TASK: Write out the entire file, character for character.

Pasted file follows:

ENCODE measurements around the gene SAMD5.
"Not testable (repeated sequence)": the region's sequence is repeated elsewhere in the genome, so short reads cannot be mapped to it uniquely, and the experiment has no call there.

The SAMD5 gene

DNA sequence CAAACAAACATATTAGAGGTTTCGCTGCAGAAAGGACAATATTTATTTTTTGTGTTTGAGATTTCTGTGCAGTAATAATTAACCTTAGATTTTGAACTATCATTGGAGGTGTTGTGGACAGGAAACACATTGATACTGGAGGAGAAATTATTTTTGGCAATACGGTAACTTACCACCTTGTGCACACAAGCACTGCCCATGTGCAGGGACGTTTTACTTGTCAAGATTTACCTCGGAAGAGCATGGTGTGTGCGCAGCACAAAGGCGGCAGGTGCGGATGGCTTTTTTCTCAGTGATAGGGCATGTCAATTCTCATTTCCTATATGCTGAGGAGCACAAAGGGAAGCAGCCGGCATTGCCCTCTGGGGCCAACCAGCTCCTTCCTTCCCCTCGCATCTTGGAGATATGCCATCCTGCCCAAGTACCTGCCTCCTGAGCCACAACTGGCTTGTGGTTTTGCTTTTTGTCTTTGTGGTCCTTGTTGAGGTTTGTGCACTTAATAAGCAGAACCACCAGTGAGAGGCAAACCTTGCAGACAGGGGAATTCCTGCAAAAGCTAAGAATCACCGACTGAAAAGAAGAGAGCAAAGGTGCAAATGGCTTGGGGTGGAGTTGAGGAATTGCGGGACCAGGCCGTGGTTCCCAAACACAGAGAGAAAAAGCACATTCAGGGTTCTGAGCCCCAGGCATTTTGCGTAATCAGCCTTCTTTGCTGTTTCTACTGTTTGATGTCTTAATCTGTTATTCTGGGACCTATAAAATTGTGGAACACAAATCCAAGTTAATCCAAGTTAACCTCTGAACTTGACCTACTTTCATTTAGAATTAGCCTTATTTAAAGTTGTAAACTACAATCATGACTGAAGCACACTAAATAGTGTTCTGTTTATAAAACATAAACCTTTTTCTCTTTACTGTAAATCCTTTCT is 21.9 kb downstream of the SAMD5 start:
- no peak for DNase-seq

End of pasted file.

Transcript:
ENCODE measurements around the gene SAMD5.
"Not testable (repeated sequence)": the region's sequence is repeated elsewhere in the genome, so short reads cannot be mapped to it uniquely, and the experiment has no call there.

The SAMD5 gene

DNA sequence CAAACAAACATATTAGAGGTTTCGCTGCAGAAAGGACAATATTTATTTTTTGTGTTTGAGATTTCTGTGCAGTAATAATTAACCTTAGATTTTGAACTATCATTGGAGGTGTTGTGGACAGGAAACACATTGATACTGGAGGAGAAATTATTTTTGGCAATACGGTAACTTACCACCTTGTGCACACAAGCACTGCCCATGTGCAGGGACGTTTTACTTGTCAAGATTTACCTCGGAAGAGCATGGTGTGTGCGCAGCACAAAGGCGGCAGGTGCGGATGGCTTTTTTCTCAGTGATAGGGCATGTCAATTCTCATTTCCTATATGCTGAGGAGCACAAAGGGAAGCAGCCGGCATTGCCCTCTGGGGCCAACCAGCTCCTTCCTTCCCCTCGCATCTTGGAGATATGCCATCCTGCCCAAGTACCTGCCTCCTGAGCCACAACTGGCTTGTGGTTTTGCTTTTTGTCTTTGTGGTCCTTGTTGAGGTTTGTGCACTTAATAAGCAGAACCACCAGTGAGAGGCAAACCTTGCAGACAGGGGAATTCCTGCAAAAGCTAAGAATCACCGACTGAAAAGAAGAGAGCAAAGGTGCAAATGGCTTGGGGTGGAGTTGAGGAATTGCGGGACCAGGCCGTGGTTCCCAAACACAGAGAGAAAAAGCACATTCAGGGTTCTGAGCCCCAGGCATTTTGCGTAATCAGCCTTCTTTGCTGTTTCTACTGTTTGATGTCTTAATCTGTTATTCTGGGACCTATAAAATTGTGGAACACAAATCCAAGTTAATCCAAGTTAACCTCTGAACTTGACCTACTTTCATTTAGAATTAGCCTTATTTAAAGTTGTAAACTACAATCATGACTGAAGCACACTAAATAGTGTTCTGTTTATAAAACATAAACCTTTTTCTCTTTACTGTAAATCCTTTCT is 21.9 kb downstream of the SAMD5 start:
- no peak for DNase-seq